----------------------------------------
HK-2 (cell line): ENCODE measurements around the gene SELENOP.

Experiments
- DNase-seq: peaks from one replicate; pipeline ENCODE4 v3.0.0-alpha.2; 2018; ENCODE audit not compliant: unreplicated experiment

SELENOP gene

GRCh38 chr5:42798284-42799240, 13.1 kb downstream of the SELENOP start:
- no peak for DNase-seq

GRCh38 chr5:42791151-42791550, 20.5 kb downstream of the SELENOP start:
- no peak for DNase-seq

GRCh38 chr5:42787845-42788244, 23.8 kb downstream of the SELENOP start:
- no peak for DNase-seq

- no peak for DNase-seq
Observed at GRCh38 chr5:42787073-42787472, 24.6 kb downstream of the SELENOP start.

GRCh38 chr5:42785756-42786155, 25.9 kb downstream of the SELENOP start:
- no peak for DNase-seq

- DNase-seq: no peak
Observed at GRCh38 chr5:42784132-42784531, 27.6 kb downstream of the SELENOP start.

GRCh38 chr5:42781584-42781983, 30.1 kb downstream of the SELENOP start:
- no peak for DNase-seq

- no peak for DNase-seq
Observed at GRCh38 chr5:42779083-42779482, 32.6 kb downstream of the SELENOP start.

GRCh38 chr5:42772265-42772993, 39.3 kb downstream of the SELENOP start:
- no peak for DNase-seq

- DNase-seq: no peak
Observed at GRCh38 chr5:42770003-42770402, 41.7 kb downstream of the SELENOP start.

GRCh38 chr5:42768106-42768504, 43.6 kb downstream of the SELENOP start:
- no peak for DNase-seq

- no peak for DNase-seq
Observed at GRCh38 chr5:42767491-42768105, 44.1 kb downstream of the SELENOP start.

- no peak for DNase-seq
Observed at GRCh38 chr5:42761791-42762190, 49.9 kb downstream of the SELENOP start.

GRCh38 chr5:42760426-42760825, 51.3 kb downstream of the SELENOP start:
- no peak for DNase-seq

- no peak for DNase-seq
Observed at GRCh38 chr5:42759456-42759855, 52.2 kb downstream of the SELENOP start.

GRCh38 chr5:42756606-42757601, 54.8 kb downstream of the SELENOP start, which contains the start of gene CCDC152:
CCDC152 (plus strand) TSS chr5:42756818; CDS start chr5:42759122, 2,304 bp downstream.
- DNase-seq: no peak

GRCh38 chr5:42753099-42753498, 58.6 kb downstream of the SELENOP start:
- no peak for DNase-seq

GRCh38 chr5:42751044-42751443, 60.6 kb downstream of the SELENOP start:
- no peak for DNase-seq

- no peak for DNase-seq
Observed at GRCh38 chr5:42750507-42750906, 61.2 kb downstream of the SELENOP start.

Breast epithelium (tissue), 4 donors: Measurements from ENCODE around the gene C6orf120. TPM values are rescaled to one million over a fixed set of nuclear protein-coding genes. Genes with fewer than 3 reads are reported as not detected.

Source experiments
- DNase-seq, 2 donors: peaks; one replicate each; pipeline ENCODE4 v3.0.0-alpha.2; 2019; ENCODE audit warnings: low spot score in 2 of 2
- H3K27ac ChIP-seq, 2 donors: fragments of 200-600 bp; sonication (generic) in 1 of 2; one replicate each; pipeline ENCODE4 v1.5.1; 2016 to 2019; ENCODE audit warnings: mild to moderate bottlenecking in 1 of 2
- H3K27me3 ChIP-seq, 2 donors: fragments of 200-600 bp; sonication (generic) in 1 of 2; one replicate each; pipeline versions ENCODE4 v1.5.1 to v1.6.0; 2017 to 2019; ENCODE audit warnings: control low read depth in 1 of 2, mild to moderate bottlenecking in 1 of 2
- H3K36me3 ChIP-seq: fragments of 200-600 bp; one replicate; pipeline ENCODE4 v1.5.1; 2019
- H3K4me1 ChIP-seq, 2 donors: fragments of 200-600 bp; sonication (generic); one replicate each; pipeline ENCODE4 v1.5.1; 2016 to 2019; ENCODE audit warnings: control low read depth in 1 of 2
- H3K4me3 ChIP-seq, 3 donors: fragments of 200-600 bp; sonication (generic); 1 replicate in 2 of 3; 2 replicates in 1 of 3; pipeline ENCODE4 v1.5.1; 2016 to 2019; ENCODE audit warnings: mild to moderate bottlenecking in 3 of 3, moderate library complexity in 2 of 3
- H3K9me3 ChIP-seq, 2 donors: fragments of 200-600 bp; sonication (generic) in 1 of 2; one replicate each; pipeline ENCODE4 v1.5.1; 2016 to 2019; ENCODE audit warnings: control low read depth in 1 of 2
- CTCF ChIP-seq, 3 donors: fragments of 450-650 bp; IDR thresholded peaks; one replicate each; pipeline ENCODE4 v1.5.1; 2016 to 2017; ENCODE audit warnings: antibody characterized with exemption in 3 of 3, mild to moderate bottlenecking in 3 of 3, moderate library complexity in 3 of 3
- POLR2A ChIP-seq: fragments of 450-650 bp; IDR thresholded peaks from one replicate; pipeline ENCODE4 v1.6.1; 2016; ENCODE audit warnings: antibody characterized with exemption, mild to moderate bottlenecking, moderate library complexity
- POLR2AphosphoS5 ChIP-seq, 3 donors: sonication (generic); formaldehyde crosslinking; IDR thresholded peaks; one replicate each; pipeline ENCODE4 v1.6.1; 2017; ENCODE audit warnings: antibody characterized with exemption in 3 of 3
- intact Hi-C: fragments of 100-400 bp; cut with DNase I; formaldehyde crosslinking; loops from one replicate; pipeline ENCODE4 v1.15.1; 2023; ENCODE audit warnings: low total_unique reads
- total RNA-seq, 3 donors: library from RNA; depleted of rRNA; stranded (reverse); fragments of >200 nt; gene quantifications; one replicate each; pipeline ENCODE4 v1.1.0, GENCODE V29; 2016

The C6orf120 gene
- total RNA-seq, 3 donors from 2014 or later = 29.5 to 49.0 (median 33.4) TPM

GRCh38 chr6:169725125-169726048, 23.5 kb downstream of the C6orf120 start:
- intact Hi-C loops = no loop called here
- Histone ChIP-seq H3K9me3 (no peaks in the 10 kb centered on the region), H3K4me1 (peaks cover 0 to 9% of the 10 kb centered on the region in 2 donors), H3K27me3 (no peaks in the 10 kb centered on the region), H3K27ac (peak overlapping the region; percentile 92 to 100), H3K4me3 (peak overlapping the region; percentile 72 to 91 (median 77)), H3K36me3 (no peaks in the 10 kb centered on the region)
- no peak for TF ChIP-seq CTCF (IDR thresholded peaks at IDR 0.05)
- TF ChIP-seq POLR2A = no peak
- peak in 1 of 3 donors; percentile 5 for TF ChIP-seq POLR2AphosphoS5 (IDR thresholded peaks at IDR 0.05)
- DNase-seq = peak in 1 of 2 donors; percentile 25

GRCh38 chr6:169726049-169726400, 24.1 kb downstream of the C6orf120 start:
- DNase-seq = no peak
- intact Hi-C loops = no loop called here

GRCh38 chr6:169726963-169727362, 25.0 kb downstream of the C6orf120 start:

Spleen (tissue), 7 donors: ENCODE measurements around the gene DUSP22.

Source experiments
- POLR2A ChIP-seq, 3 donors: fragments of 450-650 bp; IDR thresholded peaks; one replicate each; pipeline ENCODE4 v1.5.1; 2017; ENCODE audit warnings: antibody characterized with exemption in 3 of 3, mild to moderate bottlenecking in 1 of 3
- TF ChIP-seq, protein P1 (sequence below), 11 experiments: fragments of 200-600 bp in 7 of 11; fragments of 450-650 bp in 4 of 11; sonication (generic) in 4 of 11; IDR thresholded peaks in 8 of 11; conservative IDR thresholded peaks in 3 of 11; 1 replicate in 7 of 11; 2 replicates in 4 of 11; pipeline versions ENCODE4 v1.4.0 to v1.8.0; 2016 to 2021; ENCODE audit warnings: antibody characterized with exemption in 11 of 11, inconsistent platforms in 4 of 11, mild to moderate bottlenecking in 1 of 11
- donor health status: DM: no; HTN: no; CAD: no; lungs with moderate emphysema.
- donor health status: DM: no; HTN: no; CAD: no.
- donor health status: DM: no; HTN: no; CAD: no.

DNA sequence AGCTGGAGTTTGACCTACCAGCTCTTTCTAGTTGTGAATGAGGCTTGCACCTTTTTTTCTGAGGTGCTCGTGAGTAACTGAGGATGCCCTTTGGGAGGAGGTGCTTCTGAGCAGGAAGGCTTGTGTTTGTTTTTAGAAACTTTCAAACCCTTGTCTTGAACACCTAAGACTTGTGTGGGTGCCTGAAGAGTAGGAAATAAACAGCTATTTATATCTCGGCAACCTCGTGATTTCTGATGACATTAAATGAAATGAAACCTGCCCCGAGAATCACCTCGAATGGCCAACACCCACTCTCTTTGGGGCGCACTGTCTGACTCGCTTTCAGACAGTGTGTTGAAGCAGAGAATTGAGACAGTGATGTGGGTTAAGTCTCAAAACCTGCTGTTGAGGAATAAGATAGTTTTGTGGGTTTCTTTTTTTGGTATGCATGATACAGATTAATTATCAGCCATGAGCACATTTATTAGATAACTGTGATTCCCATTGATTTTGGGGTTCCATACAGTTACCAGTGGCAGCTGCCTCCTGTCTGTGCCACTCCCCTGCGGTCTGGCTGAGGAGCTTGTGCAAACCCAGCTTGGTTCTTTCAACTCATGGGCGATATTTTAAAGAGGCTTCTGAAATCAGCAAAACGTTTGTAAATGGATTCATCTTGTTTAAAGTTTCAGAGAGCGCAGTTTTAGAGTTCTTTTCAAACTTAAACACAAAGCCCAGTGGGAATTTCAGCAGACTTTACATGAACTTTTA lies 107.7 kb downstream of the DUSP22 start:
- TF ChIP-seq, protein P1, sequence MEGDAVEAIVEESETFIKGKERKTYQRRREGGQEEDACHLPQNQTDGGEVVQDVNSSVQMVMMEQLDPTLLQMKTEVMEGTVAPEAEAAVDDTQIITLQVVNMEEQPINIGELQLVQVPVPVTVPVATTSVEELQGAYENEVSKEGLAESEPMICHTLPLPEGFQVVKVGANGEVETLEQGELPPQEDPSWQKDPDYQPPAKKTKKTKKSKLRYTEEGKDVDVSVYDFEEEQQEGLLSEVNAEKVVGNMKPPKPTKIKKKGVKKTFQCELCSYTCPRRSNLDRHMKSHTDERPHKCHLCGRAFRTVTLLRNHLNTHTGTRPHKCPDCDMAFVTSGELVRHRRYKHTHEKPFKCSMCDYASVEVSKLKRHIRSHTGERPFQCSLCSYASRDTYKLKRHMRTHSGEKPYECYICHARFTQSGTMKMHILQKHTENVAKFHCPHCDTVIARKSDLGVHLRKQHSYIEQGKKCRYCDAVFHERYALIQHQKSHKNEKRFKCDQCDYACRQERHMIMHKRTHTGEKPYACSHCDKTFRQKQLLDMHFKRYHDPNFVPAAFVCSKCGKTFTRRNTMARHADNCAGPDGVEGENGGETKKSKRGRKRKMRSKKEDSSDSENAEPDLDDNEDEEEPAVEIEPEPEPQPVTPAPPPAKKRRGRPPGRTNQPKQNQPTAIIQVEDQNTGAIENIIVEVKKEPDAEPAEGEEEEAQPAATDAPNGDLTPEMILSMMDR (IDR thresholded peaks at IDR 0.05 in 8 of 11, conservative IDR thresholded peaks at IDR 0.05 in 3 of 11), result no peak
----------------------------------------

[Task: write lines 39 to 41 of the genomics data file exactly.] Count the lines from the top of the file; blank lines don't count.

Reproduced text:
- no peak for DNase-seq

GRCh38 chr5:42751044-42751443, 60.6 kb downstream of the SELENOP start:
- no peak for DNase-seq